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Things police don’t want you to know

On Behalf of | Apr 7, 2021 | Criminal Defense

Police encounters can be stressful for Indiana residents. This fact becomes especially relevant when the resident is a suspect in a criminal investigation. But suspects who understand a few things about how police officers operate while investigating a crime will likely fare better than those who do not.

The use of dishonesty

Individuals that lie to police officers risk additional criminal prosecution. But there is no criminal law statute that prohibits police offers from lying to civilians. People encountering the police should know that officers are not shy about using their right to lie. For example, an undercover police officer will deny being a police officer to anyone that asks. Officers will also lie about why they are questioning a person or the evidence they possess at the time of questioning.

Be careful of acts of kindness

A police officer offering you refreshments may possess no concern for your thirst. Offering a suspect a glass of water after hours spent in an interrogation room is a great way to obtain a DNA sample without a court order.

Confessions do not guarantee leniency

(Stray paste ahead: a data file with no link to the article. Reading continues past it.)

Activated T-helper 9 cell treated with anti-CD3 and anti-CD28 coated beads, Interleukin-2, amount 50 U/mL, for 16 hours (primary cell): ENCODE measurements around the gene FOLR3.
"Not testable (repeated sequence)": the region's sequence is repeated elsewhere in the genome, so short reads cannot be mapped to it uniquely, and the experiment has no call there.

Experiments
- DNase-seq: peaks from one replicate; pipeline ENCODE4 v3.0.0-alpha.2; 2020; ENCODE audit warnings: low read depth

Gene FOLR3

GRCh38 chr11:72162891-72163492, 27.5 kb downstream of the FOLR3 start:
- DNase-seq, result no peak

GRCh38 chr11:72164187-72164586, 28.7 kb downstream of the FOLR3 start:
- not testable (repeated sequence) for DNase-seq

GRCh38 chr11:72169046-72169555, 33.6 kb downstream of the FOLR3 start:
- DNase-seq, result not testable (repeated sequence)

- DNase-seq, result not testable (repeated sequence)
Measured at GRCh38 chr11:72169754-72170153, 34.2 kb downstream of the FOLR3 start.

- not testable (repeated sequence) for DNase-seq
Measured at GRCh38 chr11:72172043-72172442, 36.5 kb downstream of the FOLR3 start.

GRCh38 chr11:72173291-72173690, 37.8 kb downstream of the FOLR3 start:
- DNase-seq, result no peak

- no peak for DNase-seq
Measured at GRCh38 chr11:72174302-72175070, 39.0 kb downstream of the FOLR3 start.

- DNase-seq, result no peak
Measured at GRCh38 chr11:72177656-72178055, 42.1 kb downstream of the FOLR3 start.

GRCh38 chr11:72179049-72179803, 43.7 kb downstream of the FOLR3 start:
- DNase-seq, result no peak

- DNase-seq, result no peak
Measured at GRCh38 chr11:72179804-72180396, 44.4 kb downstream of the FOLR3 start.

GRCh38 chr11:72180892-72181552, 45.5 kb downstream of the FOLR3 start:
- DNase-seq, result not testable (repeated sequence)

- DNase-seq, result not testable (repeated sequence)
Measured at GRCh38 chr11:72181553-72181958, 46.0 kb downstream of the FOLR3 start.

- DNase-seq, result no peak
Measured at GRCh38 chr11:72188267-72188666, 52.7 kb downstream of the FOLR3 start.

Criminal suspects often hear promises of leniency in exchange for their cooperation and ultimate confession. A confession will not change the charges a suspect receives. Additionally, police officers have no power to affect punishment after filing charges. A confession only serves to bolster the case of the prosecution.

Off-record comments

A police officer telling you that a statement you make to them is off the record is only exercising the right to lie discussed above. Every word a suspect speaks to a police officer can be used to support their prosecution. A police officer will inform suspects when arresting them of their right to remain silent. But words spoken before an arrest takes place can also become ammunition for the prosecution.

Individuals accused of a criminal offense will need to defend themselves to protect against the potential fallout. A lawyer can be of assistance in this regard.